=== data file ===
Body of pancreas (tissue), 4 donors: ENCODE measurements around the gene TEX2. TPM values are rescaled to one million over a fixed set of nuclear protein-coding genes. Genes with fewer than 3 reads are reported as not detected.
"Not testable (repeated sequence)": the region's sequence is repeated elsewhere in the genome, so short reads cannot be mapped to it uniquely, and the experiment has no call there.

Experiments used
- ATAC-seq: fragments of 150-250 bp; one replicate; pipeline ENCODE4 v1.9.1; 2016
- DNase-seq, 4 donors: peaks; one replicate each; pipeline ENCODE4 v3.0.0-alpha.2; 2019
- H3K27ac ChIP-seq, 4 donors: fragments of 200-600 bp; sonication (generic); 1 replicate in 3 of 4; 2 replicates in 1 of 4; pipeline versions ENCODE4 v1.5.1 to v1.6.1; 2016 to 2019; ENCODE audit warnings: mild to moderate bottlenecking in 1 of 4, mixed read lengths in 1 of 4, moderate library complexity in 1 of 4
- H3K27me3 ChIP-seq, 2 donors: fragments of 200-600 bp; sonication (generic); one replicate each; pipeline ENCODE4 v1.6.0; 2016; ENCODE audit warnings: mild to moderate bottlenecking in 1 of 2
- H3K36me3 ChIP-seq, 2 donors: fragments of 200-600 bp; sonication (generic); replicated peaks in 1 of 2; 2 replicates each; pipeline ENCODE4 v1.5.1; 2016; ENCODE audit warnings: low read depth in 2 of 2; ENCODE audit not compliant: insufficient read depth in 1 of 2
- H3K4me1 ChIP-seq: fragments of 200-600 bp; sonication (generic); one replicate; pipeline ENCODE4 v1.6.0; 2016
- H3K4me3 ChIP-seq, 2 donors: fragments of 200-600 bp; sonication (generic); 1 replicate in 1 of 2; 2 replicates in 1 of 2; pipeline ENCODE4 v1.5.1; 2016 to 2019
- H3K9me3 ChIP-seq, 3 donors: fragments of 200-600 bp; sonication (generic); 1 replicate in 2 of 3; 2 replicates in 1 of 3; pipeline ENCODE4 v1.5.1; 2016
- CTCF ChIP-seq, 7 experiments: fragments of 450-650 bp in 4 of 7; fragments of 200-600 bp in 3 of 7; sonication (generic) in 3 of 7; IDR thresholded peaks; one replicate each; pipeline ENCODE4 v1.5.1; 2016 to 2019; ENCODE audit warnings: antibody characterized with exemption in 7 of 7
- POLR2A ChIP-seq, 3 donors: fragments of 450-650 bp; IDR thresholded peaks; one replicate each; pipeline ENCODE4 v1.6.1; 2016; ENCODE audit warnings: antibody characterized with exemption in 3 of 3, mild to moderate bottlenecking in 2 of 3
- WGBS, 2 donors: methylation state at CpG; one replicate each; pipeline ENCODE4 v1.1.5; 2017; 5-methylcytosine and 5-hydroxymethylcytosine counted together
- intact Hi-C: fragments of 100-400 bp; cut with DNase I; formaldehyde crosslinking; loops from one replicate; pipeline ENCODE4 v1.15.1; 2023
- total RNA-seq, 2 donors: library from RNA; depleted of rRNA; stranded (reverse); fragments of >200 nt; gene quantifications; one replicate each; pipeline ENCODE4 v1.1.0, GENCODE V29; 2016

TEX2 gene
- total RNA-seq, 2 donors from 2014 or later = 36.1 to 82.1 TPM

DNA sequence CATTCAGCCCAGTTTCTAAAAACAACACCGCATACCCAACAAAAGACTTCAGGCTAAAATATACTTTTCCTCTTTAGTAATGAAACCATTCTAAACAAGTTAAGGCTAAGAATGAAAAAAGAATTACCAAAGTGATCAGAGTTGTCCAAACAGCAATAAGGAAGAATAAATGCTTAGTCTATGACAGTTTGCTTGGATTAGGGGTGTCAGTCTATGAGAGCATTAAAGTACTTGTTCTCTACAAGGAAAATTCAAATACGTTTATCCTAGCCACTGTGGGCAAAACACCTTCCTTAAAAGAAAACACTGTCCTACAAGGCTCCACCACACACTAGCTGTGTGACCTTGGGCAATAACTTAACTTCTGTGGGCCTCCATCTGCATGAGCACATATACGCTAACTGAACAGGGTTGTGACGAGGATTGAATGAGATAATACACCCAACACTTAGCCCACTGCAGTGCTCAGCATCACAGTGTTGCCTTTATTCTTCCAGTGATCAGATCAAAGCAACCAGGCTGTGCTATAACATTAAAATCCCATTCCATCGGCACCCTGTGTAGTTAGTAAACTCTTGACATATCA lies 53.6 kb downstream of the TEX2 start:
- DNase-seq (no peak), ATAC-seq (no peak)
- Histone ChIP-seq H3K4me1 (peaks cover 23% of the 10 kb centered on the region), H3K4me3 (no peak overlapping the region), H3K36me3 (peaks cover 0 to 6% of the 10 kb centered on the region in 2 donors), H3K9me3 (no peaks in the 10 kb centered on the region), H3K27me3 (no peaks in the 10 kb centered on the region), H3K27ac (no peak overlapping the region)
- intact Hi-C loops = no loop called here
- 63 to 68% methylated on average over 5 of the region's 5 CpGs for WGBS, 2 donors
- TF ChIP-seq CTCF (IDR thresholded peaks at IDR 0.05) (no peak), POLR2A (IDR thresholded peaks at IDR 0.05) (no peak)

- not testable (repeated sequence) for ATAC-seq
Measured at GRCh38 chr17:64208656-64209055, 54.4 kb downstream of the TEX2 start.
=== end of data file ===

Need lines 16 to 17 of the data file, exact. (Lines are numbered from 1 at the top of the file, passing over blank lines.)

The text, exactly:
- total RNA-seq, 2 donors: library from RNA; depleted of rRNA; stranded (reverse); fragments of >200 nt; gene quantifications; one replicate each; pipeline ENCODE4 v1.1.0, GENCODE V29; 2016

TEX2 gene